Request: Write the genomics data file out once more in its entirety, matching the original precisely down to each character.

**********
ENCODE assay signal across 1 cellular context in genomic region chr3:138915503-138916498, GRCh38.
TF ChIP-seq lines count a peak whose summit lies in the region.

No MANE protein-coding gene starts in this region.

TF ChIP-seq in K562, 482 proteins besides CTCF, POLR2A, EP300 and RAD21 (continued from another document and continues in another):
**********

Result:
ENCODE assay signal across 1 cellular context in genomic region chr3:138915503-138916498, GRCh38.
TF ChIP-seq lines count a peak whose summit lies in the region.

No MANE protein-coding gene starts in this region.

TF ChIP-seq in K562, 482 proteins besides CTCF, POLR2A, EP300 and RAD21 (continued from another document and continues in another):